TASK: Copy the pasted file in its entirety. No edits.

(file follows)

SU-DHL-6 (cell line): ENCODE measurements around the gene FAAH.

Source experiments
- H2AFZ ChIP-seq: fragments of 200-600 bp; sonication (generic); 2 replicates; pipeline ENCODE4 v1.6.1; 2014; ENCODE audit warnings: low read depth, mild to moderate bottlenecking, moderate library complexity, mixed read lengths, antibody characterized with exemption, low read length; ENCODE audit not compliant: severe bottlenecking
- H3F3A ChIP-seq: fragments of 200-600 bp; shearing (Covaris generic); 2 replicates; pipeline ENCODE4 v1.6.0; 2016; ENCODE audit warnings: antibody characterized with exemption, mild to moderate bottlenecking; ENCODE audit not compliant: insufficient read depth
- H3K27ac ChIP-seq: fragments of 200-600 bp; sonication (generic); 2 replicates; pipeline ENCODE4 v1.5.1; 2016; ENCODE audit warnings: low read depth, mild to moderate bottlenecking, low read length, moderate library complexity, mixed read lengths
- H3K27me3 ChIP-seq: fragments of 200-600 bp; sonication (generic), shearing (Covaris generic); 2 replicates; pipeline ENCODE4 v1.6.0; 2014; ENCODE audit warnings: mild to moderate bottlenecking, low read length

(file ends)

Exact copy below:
SU-DHL-6 (cell line): ENCODE measurements around the gene FAAH.

Source experiments
- H2AFZ ChIP-seq: fragments of 200-600 bp; sonication (generic); 2 replicates; pipeline ENCODE4 v1.6.1; 2014; ENCODE audit warnings: low read depth, mild to moderate bottlenecking, moderate library complexity, mixed read lengths, antibody characterized with exemption, low read length; ENCODE audit not compliant: severe bottlenecking
- H3F3A ChIP-seq: fragments of 200-600 bp; shearing (Covaris generic); 2 replicates; pipeline ENCODE4 v1.6.0; 2016; ENCODE audit warnings: antibody characterized with exemption, mild to moderate bottlenecking; ENCODE audit not compliant: insufficient read depth
- H3K27ac ChIP-seq: fragments of 200-600 bp; sonication (generic); 2 replicates; pipeline ENCODE4 v1.5.1; 2016; ENCODE audit warnings: low read depth, mild to moderate bottlenecking, low read length, moderate library complexity, mixed read lengths
- H3K27me3 ChIP-seq: fragments of 200-600 bp; sonication (generic), shearing (Covaris generic); 2 replicates; pipeline ENCODE4 v1.6.0; 2014; ENCODE audit warnings: mild to moderate bottlenecking, low read length